One time, during my first week or two at site, two girls came to my concession and told me that there was someone planning on breaking in to my house to steal my tv. I responded by telling them I didn’t have a tv and why would be want to rob me? They didn’t really have an answer and my Bambara wasn’t good enough so they just repeated that he said he was going to break in. So I asked them what his name was and where he lived. Then I asked if they could take me to his house. Once I got to his concession I walked in and greeted everybody and we just started chatting. We talked for the next 3 hours and then he walked me back to my house and said that we were good friends and had to talk again. For the next week or two I made a point of stopping by his house every once in a while to chat and brought him tea once. My original plan had been to confront him and ask him why he wanted to rob me, but he never brought it up and I realized that there wasn’t really a point so I left it alone. But just by going over and meeting this guy I was able to diffuse a situation that could have led to a lot of frustration, a really scary night, and possible later isolation in the community depending on my reaction and how easy it was for him to break in.
The social culture here essentially forces me to greet many people every day. For the most part it’s integration and just trying to get to know the community, but every once in a while, someone says something or is part of an organization that I will work with in the future, or that I understand is necessary to my safety in a foreign community. When I tell the people here that we don’t greet strangers in the states just in passing, they always comment on how lonely it is. We always seem to be running around in the States so it’s hard, but you never know who you’ll meet just by saying hi.
The mosque at the edge of town.
Wotoro (cart) pulled by a fali (donkey)
Fanta and her daughter Kadri.
Kids in the family.
Part of my room. My water filter on the right, shoes, plastic bowl with food (one of the rare days I was given food in my room, probably because it had rained), the plastic bucket in the corner was where I would put the water to take bucket baths.
Quick run in the morning.
Ryan! My running buddy.
There are 4 volunteers in our stage that graduated from the University of Michigan. All of us are in the education sector. Also, our country director is a wolverine, so of course we had to leave our mark :)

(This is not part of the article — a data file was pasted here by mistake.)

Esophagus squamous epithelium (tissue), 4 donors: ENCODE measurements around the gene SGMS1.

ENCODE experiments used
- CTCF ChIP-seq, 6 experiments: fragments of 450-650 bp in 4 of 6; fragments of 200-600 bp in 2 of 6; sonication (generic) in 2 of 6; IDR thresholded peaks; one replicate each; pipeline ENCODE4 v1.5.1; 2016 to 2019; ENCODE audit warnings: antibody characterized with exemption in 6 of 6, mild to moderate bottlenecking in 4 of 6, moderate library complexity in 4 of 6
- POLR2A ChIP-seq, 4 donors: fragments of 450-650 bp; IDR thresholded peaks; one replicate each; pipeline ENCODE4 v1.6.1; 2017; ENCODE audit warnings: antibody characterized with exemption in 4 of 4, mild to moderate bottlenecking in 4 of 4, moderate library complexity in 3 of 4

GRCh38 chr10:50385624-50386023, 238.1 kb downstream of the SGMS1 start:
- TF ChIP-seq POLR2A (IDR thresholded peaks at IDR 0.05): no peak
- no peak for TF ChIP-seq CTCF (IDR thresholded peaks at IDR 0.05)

We painted this world map mural in one of the schools in Baguineda Camp. Although it may not last forever and may not seem effective, the people here have very little understanding of the world outside of their village. They believe that there are only 5 continents (Africa, Europe, Asia, Australia, and the Americas). As purely an image, it demonstrates how much more is in the world and that Mali is just a small part of that world. For the most part, Malians know their village and Bamako, but otherwise have no concept of the world.
Another image outside my door.
My host family - my host dad, his first wife sitting down, and his second wife on the left.
Daow. This is one of my host brothers. I hung out with him a lot and we chatted in French. He's at the University of Bamako studying pre-law and owns a store in a town nearby. When I asked him what he wanted to do getting his degree, he wasn't sure, but thought maybe he would either study more, keep working in the store, or work in the fields. His older brother has a degree in marketing and now owns a few hectacres of corn field.
Everything a Malian woman needs to pound millet, toh, and shea butter.
The girls eating dinner of toh and okra sauce.
This is my host dad's mother, Tieman (my host dad's father) Diarra's 1st wife. She hangs out under her gwa all day and takes care of the little girls. My room is in the back left of the picture.
Kadi is Fanta's daughter, in her terrrible twos, has been learning how to pound since she could walk, and probably the chubbiest baby in Mali. Fanta is 17 years old and her husband died while she was still pregnant with kadri.
My host dad's house is the white one and his wives' house is on the right. They aren't so much houses as they are sleeping rooms since everyone just spends time outside.